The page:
Fighting Street Harassment, One Snapshot at a Time
BY Nick Judd | Friday, July 9 2010
In 2005, Emily May launched Hollaback NYC , a blog dedicated to collecting first-hand experiences of women being catcalled, leered at and groped in New York City as a way to document and, hopefully, eliminate street harassment.
Hollaback expects to put more force into that push with an iPhone app, to be released any day now. It will capture coordinates of the incident, allow users to snap a photo of the alleged harasser, select from a list of types of harassment, then post the resulting record of the situation to a database. As each incident report is moderated — to prevent, for example, geolocated pictures of male private parts from flooding the system — it's posted to an interactive map. The user will then get a follow-up email asking for more information about what happened.
The app is an elaboration on the Hollaback blog, which mixes similar vignettes of harassment in New York with essays and other news about harassment and violence against women. Even if it isn't published yet, the ideas themselves — of the blog and it's approach to social change, and this type of iPhone app — are worth exploring.
"In very real terms, it's turning the lens off the woman who's being harassed and onto the harasser," May told me in a phone interview Thursday.
As Hollaback ally Rebekah Spicuglia, a writer and activist, alluded to an op-ed published Thursday in the New York Daily News, it doesn't take long on many streets in New York in the summer — or any subway car in New York more or less ever — to see examples of the kinds of ungentlemanly behavior Hollaback was created to counteract. And exerting the right to not put up with it is hard to do face to face.
"Street harassment puts women in an impossible position," Spicuglia writes. "When we do nothing or say nothing, it continues. When we yell at the guys, it escalates. We are often blamed by the culture for what we are wearing. Some even call those offensive comments 'compliments.'"
May says that women often don't report verbal harassment to the police, and even women who participate in Hollaback might not follow through by submitting an account of what had happened to them.
"We found that women harnessed their personal strength to try and pretend like it didn't happen, to try and pretend like they weren't just harassed," she said. "The effect of that is by the time they got back to their computers, they didn't want to send an email and tell the story."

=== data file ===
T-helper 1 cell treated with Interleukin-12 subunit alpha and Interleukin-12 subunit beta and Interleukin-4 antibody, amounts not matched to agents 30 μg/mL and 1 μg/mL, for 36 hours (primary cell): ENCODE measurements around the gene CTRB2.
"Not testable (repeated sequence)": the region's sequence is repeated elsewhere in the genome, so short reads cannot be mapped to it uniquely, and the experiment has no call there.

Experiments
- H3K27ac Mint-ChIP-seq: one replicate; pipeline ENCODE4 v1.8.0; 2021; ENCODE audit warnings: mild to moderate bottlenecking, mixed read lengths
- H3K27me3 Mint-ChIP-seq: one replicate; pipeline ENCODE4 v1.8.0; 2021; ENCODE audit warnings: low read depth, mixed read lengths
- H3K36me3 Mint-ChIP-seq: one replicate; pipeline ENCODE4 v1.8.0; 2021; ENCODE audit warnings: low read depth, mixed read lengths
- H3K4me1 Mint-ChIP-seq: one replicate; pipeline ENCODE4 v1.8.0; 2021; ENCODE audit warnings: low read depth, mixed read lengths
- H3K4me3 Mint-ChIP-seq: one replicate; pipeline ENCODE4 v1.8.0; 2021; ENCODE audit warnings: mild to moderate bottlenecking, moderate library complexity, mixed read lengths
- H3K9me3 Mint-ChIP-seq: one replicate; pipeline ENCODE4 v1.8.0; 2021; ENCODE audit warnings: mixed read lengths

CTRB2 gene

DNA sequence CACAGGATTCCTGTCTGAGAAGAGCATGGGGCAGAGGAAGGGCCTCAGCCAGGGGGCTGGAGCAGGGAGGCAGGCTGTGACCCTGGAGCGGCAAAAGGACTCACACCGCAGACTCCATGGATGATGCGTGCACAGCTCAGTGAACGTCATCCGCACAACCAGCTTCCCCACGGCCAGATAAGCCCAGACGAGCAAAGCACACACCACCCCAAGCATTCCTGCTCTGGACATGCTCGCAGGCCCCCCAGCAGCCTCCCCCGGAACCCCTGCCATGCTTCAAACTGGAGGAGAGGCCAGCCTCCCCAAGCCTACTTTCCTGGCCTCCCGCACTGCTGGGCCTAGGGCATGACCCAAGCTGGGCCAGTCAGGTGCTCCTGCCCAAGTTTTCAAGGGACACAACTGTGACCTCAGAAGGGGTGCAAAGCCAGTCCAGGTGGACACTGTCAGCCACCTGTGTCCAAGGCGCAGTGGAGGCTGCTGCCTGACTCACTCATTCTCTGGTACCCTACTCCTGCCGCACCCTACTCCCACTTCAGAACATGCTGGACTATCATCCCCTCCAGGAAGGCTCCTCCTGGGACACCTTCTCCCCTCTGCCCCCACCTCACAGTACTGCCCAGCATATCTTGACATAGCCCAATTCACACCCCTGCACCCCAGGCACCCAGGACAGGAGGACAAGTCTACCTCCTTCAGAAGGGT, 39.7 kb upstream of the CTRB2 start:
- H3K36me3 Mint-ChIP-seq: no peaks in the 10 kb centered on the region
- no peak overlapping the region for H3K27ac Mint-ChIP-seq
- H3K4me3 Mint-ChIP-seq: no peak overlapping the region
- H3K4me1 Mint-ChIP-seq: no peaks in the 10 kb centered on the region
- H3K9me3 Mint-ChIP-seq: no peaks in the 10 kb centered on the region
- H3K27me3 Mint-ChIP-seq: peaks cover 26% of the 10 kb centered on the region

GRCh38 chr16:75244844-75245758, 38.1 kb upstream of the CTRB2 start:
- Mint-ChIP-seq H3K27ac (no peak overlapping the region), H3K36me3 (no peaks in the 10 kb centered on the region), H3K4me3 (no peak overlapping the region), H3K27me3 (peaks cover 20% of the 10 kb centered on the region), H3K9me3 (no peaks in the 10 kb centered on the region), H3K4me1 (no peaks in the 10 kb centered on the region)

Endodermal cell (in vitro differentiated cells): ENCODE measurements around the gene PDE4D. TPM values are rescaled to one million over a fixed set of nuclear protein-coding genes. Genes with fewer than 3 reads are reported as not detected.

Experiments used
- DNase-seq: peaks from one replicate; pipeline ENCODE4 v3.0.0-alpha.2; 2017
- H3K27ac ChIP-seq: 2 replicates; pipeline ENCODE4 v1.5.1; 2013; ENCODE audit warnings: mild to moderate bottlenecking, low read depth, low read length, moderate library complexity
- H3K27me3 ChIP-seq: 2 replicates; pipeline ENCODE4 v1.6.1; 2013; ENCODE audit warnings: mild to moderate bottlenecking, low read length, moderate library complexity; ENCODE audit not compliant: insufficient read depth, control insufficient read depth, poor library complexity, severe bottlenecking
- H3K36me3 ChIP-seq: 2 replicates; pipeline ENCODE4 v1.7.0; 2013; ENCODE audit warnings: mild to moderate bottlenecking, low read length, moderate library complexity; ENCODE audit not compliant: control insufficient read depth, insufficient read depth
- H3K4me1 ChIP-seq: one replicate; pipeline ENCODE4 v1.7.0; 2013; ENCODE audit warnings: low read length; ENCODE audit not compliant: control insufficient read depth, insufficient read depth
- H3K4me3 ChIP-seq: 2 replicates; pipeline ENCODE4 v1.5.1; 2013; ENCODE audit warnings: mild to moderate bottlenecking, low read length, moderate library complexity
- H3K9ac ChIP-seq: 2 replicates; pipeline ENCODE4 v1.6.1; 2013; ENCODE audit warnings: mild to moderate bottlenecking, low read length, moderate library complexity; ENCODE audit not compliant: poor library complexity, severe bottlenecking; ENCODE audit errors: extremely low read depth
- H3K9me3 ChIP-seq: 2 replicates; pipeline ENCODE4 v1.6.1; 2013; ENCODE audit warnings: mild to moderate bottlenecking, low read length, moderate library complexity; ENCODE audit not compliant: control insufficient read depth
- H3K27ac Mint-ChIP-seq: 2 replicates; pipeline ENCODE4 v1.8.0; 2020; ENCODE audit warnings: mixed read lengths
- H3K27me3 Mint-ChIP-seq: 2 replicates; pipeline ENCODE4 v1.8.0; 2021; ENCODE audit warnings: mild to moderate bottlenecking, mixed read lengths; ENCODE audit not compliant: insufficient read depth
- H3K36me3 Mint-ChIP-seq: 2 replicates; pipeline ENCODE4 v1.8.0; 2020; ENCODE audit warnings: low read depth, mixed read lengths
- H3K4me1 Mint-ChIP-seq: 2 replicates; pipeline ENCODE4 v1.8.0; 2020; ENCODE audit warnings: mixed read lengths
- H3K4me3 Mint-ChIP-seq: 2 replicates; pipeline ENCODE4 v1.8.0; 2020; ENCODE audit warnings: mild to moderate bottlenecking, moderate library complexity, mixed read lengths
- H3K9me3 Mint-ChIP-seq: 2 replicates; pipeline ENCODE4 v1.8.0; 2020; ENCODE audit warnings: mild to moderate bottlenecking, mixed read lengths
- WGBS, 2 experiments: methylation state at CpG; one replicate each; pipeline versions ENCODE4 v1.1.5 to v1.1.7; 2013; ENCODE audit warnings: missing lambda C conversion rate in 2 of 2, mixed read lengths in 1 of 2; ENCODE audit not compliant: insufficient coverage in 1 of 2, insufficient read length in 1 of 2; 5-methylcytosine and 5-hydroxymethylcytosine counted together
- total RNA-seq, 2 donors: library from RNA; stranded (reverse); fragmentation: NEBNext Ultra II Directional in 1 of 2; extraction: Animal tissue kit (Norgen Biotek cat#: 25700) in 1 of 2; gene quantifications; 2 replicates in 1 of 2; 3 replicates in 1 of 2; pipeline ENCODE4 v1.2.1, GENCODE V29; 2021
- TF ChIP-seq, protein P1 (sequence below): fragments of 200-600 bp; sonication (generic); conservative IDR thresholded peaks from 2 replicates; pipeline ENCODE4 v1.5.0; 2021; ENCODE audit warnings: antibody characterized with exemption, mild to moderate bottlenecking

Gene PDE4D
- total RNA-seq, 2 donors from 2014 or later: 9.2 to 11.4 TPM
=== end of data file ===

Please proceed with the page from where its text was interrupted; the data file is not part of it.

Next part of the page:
This is where the iPhone application comes in: If it's approved, it will be a way to respond to a situation in real time, without necessarily creating a confrontation.
That has collective as well as individual implications as far as May is concerned. What happens in real-time is that the user can document where she was and when, and take notes on the type of the event that occurred, which doesn't involve a potential confrontation between harassed and harasser. She can also take a picture of the person that's making her feel harassed. But on the Internet, that moment becomes a datum about street harassment: It is a set of coordinates, a categorization, and possibly a photo all related to an incident that can be mapped alongside other incidents. Data proving the prevalence of street harassment can be used in the fight to change that behavior.
May also puts this in a historical context. Movements for social change involve "a core point where people stood up and said, 'this isn't okay anymore,' and really bucked what was considered normal and accepted in society as something people should just put up with," she said.
"Unlike the civil rights movement, or unlike what happened at Stonewall, we're not creating that instance in a real time location," she said. "We're creating that instance by gathering the voices of thousands of people internationally and we're doing it online."
Unlike the tools of movements past, this one calls out individuals — although not by name — for allegedly uncouth behavior. May says that's not the point — the point for her is to document that some men act this way to women and that it happens often. Her position seems to be that the outrageousness of the way women are often treated in the street will speak for itself. (The agency of the women involved, that in this model they act on their own behalf, is no small part of this either.)
When I broached the subject, she specifically told me that this is not about revenge against harassers. In fact, most of the pictures posted to Hollaback, if they're of an alleged harasser, are so blurry or from such a distance that the person's face is hard to make out, May told me in a Friday follow-up call. That's partly by design. In five years, May says, not one person has contacted Hollaback to protest a post, and May would like to keep it that way.
It's unclear how Hollaback would react if that ever happened. The organization is in the process of becoming incorporated, and will have some legal insurance once it is an official entity, but May seemed uneasy about the prospect of any kind of battle over Hollaback posts — legal or otherwise.
The iPhone app has been under review for over a week, May said, although she expects it will be approved soon.